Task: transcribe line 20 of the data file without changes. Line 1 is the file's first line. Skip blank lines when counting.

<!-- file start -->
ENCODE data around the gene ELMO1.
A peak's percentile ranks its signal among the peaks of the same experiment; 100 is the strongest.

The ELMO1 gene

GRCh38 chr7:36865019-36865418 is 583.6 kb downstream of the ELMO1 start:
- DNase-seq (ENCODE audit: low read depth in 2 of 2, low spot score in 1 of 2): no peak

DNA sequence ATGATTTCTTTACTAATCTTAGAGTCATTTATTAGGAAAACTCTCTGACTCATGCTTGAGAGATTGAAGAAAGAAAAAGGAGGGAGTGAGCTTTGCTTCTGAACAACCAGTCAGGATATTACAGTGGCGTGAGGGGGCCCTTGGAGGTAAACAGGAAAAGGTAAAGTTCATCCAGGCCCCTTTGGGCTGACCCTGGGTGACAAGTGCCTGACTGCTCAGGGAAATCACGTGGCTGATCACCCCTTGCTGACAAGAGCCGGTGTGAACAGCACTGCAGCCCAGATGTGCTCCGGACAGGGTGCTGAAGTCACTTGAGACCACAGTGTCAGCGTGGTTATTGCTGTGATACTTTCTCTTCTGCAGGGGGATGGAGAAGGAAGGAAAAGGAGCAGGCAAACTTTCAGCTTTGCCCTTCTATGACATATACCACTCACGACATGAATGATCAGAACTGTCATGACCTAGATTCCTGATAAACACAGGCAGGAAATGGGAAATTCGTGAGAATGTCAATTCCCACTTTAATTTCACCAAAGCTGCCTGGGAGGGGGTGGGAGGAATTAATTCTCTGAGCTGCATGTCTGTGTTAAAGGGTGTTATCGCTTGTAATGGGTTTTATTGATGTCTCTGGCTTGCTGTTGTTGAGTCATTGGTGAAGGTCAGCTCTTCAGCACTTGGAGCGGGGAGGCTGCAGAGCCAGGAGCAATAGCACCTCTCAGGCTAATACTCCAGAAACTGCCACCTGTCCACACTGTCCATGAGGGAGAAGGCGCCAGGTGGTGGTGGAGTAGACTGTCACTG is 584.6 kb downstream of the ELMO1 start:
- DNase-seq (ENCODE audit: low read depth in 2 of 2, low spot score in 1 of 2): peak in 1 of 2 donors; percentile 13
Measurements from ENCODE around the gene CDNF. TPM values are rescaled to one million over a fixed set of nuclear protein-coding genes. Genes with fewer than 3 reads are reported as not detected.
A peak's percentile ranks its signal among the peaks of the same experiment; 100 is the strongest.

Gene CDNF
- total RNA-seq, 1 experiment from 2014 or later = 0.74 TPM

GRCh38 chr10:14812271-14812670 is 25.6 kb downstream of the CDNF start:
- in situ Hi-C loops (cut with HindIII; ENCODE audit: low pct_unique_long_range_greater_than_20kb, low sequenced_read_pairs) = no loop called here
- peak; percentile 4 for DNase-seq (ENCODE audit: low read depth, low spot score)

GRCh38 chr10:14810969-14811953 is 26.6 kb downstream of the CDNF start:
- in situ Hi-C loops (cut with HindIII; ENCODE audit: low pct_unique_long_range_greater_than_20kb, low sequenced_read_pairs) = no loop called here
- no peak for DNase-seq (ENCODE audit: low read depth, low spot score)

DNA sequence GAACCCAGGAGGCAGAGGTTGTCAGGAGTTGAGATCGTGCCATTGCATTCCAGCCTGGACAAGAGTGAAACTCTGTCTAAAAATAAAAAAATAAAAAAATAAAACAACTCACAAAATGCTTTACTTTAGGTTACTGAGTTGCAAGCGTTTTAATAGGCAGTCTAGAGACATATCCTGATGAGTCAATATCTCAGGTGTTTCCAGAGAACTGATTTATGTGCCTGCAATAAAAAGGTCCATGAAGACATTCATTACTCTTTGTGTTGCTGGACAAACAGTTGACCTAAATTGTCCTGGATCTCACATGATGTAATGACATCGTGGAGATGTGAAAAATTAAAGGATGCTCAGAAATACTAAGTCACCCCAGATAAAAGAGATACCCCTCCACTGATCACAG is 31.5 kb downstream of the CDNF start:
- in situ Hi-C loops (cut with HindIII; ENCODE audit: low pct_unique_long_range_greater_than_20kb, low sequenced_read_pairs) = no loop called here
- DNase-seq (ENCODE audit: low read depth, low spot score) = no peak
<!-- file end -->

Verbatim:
- DNase-seq (ENCODE audit: low read depth, low spot score) = no peak